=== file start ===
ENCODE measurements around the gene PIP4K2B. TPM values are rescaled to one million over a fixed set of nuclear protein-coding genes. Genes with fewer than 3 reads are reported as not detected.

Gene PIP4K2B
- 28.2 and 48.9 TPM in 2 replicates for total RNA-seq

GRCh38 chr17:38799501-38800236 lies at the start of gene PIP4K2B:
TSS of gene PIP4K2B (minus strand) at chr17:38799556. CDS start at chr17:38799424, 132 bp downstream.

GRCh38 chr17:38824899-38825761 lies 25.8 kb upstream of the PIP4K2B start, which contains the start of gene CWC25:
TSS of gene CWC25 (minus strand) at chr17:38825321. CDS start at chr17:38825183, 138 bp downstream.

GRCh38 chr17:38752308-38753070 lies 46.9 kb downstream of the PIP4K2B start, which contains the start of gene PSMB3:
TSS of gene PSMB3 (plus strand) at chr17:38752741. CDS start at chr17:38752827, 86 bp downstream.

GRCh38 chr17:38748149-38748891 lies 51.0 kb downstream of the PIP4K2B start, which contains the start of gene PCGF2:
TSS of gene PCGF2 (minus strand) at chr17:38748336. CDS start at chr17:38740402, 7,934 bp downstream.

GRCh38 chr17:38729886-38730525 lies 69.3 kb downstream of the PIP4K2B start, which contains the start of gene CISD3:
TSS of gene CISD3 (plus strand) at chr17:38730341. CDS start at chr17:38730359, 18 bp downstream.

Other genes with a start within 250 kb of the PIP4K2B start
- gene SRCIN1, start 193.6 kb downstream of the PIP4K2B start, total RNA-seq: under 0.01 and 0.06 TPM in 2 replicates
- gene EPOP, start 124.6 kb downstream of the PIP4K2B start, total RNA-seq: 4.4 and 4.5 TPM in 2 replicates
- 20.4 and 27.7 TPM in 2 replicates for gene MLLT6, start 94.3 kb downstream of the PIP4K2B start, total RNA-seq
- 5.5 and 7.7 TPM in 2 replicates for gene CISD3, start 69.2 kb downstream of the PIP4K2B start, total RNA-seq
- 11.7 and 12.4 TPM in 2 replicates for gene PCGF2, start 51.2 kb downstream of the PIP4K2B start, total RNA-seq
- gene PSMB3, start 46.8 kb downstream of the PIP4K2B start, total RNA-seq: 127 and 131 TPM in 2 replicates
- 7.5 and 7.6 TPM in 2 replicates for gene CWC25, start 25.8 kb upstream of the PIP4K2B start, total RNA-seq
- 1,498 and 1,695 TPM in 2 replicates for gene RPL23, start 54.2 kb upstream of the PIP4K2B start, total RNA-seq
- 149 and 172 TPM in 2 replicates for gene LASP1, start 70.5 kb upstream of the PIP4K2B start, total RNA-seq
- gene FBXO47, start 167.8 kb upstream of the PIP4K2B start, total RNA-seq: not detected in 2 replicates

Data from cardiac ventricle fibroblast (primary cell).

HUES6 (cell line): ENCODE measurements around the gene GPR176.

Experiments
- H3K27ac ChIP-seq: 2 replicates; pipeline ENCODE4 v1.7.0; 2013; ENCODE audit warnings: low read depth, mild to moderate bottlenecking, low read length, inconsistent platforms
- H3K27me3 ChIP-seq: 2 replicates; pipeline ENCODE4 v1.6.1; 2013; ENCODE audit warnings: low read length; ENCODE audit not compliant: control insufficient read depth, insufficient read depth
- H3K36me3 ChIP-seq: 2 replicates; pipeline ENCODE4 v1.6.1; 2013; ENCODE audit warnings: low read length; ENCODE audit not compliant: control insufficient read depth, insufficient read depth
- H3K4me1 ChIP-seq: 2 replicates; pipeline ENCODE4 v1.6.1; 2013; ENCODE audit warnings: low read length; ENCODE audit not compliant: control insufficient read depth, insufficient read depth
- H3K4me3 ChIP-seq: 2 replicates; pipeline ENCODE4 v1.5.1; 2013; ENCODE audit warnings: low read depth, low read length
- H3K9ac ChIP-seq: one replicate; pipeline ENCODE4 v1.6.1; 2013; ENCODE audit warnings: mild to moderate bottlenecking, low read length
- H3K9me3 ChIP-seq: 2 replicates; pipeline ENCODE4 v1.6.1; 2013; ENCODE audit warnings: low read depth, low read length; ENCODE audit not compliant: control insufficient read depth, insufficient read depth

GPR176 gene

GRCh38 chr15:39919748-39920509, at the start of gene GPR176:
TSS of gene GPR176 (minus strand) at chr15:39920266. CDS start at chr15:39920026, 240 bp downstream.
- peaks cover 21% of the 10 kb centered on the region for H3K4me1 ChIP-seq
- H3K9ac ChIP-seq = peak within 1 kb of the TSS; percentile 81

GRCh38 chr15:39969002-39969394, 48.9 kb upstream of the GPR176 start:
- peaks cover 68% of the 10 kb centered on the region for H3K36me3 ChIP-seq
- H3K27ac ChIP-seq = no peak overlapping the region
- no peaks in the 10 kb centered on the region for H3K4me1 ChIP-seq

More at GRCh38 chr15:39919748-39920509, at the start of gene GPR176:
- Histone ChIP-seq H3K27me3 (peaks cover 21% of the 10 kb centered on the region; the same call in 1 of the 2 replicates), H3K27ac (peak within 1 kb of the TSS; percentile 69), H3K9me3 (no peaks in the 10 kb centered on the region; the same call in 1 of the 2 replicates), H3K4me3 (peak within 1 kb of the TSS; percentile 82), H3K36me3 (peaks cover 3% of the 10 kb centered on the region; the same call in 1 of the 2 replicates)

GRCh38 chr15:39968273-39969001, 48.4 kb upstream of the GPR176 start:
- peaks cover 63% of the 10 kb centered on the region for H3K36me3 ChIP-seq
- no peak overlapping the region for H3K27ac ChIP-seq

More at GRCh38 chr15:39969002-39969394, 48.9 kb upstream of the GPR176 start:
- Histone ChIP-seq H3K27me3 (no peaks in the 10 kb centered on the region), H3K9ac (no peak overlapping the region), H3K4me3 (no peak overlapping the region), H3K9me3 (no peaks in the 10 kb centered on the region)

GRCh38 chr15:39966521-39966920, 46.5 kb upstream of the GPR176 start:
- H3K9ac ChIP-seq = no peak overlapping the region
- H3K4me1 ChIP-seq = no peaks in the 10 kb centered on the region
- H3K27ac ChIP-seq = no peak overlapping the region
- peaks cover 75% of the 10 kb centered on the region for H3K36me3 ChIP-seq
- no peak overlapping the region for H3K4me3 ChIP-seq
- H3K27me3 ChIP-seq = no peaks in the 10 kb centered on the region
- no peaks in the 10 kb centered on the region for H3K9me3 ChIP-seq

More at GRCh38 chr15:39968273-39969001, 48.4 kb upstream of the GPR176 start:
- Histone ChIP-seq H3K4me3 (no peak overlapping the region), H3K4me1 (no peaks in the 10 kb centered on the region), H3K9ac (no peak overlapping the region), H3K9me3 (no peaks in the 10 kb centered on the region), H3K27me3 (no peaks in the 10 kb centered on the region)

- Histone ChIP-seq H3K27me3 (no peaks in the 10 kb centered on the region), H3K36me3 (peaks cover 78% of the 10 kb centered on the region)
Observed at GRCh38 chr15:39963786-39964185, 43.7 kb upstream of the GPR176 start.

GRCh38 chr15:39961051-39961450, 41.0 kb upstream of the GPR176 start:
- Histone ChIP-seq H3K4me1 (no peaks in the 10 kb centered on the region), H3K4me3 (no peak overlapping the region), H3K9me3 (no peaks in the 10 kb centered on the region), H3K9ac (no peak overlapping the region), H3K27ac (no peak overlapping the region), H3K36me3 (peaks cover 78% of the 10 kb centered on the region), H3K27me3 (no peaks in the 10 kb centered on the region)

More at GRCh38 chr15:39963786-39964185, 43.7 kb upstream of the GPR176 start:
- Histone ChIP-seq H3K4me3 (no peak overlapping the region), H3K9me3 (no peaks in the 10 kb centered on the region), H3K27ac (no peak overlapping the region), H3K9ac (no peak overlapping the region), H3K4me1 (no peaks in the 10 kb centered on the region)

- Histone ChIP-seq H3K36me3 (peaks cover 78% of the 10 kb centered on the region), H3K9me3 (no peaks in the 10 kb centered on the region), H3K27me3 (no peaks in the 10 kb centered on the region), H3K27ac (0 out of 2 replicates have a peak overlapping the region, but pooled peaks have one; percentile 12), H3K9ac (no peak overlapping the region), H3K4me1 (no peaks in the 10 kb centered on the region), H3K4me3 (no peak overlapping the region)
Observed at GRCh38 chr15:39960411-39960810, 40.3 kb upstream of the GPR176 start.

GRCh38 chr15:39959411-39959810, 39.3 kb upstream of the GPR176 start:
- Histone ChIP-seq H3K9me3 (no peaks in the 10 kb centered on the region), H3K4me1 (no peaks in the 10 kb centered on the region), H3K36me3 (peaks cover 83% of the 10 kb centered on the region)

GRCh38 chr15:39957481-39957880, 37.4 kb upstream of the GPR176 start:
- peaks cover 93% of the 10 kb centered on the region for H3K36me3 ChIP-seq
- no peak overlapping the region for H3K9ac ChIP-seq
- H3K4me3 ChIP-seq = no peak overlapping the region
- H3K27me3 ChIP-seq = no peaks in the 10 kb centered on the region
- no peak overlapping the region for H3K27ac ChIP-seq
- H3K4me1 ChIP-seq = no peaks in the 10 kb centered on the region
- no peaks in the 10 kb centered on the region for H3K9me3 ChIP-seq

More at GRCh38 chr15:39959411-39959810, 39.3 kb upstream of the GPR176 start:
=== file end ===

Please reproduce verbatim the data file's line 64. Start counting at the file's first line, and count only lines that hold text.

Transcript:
- Histone ChIP-seq H3K4me1 (no peaks in the 10 kb centered on the region), H3K4me3 (no peak overlapping the region), H3K9me3 (no peaks in the 10 kb centered on the region), H3K9ac (no peak overlapping the region), H3K27ac (no peak overlapping the region), H3K36me3 (peaks cover 78% of the 10 kb centered on the region), H3K27me3 (no peaks in the 10 kb centered on the region)